Round Table on the Role of Competition in the Pharmaceutical Sector and its Benefits for Consumers
08 July 2015
Room XVIII, Palais des Nations
Geneva

Key Issues

 
QUOTEPeople are sick because they are poor.  They become poorer because they are sick and sicker because they are poorer.QUOTE
Klaus Michael Leisinger
Social Scientist and Economist
 

The Intergovernmental Group of Experts on Competition (IGE), in its fourteenth session requests the UNCTAD secretariat to prepare study for the Seventh United Nations Conference to Review All Aspects of the Set in 2015 on "The role of competition in the Pharmaceutical sector and its benefits for consumers".

Disease and poverty are interdependent. Within eight Millennium Development Goals (MDGs), three of them call for specific health improvement by 2015.

It is well known that pharmaceutical sector plays an important role in health improvement. Many of the illnesses plaguing people living in poverty can be prevented, alleviated, or cured with the relatively small number of essential medicines, if they are available at relatively low prices. However, around 2 billion people worldwide have inadequate or no access to essential medicines and vaccines.

Competition policy aims to make markets work for consumers through its core elements: enforcement and advocacy. Nevertheless, in pharmaceutical sector, measures against anti-competitive behaviour are not suggested to be the preferable launching pad from which to pursue better access to products compared to other areas of law.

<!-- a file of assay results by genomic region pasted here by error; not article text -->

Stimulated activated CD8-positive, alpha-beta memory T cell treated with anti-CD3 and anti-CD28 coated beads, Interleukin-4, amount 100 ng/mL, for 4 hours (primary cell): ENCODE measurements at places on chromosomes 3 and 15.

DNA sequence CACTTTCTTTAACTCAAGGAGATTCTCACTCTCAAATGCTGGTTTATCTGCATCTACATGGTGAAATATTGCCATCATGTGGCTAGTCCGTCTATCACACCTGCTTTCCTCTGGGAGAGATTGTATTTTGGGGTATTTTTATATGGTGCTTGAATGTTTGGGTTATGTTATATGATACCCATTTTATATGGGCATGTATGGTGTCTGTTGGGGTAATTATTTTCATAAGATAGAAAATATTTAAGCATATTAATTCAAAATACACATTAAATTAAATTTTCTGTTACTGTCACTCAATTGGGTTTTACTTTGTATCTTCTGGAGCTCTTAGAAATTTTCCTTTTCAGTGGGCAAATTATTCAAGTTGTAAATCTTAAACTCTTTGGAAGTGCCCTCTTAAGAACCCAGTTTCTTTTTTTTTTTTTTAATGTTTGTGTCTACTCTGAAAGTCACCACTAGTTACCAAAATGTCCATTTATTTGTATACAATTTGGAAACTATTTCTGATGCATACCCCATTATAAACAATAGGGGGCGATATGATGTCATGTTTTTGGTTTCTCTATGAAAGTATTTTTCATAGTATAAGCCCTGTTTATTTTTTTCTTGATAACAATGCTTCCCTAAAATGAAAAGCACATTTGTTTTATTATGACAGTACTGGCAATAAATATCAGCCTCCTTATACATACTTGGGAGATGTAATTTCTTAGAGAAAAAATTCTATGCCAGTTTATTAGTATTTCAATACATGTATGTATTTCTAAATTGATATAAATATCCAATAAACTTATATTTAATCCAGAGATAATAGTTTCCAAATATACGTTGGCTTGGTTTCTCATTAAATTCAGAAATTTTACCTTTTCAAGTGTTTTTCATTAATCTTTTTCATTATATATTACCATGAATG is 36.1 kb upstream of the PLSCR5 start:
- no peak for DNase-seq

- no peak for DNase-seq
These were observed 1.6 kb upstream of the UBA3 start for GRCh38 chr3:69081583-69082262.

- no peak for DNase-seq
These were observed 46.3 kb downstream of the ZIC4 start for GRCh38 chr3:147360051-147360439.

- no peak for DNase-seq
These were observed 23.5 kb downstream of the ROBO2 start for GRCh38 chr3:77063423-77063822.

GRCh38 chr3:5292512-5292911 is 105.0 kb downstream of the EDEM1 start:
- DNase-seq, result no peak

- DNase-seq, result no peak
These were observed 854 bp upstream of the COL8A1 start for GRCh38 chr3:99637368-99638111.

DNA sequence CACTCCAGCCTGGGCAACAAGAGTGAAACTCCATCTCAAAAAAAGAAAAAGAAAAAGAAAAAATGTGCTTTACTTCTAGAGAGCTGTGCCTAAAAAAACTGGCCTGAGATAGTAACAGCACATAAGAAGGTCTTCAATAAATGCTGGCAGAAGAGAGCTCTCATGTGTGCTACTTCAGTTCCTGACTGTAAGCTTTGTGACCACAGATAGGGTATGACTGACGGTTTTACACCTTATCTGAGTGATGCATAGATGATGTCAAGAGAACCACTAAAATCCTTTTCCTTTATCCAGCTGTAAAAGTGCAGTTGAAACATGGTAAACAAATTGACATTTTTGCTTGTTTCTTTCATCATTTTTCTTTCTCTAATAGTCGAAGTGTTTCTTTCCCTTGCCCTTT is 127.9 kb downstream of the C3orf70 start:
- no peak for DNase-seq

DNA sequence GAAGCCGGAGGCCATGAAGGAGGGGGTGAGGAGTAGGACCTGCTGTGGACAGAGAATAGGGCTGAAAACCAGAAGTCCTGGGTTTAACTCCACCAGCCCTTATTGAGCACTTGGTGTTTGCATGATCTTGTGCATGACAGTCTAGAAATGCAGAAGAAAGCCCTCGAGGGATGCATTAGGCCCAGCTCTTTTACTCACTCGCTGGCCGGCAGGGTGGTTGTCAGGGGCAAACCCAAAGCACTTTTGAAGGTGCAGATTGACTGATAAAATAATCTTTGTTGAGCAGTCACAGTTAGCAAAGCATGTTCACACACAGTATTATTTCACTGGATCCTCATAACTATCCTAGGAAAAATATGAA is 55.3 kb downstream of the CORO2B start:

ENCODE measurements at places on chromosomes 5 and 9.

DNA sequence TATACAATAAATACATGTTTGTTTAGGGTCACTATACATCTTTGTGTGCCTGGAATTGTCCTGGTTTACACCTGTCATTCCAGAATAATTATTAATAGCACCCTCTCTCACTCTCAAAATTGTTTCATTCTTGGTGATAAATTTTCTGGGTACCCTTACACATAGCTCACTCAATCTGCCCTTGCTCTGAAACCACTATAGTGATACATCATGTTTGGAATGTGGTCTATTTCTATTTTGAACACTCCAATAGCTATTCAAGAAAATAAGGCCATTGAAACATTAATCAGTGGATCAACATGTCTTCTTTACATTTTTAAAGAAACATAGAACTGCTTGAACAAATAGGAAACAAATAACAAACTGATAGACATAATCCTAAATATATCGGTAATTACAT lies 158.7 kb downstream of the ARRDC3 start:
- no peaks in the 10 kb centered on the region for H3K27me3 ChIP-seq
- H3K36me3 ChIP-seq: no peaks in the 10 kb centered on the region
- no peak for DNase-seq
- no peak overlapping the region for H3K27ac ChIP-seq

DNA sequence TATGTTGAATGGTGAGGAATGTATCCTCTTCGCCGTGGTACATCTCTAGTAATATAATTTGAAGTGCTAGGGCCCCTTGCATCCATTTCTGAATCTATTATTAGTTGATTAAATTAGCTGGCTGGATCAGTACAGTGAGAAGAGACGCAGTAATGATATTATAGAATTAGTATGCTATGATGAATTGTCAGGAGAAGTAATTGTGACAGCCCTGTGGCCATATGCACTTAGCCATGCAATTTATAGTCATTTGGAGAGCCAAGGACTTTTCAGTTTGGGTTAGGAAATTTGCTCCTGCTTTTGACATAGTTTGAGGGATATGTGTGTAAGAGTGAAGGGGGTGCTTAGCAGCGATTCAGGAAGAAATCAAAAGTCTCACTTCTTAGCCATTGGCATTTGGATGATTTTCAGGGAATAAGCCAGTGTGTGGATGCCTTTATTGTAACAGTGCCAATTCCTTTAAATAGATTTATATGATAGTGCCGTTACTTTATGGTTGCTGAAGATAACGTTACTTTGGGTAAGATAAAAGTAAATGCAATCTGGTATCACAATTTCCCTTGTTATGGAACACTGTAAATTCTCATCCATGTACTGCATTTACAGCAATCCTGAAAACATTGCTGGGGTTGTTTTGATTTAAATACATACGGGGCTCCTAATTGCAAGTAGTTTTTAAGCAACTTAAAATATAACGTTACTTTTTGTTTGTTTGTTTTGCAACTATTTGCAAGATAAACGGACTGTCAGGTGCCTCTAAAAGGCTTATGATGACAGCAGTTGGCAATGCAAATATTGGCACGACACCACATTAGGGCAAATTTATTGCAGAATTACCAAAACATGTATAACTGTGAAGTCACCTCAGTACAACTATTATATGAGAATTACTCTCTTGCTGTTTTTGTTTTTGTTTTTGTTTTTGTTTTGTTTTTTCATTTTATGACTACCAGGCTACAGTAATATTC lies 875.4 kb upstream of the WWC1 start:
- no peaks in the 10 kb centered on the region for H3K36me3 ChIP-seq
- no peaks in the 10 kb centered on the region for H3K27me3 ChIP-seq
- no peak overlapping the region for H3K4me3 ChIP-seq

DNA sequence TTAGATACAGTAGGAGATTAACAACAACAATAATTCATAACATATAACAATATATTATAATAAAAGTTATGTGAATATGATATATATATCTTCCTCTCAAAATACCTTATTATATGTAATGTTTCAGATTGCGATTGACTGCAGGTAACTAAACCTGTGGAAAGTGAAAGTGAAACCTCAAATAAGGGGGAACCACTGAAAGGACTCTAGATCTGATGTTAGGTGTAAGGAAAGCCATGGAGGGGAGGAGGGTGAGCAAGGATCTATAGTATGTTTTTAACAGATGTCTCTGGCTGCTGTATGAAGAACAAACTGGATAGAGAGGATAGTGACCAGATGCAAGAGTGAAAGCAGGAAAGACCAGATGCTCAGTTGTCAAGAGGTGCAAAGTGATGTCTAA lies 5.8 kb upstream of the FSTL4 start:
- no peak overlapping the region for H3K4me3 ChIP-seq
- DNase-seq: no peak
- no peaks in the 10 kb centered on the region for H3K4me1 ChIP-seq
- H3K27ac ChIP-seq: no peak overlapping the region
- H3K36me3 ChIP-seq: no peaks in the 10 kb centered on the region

As a relatively underdeveloped yet promising mechanism for doing so, competition policy should be given greater prominence for its potential to complement efforts in this area. Based on market characteristics and structure of the pharmaceutical sector, this report is intended to making efforts on:

  1. Addresses some of the main competition problems in the pharmaceutical industry.

  2. Gives examples from various jurisdictions on the benefits of competition enforcement for consumers.

  3. Recommends enhanced competition advocacy efforts in the pharmaceutical industry.

 

To facilitate this round table discussion, the secretariat note raises the following issues for discussion:

  1. What kinds of pharmaceutical industry agreements or unilateral conducts are currently analysing as potentially anti-competitive practices?

  2. Are there any unilateral conducts by producers that affect competition?

    In relation to this:

    • What is the theory of "abuse of right"?
    • How is an anti-competitive practice recognized?
    • Is the assessment of such agreements conducted under a per se approach or the rule of reason approach?
  3. Are there anti-competitive agreements that affect competition between originator and generic drugs?

    In relation to this:

    • What is the theory of harm?
    • How is an anti-competitive practice recognized?
    • Is the assessment of such agreements conducted under a per se approach or the rule of reason approach?
  4. Are there vertical agreements at distribution level (e.g. exclusive distribution, loyalty discounts)?

    • What are the main characteristics of these agreements?
    • Are there concerns that these agreements may reduce inter and intra brand competition?
    • Are wholesalers vertically integrated with retailers and/or manufacturers?
    • Are there concerns that vertical integration may reduce inter and intra brand competition?
  5. How can the objective of ensuring an adequate and affordable supply of drugs be better achieved by using competition advocacy?

Programme

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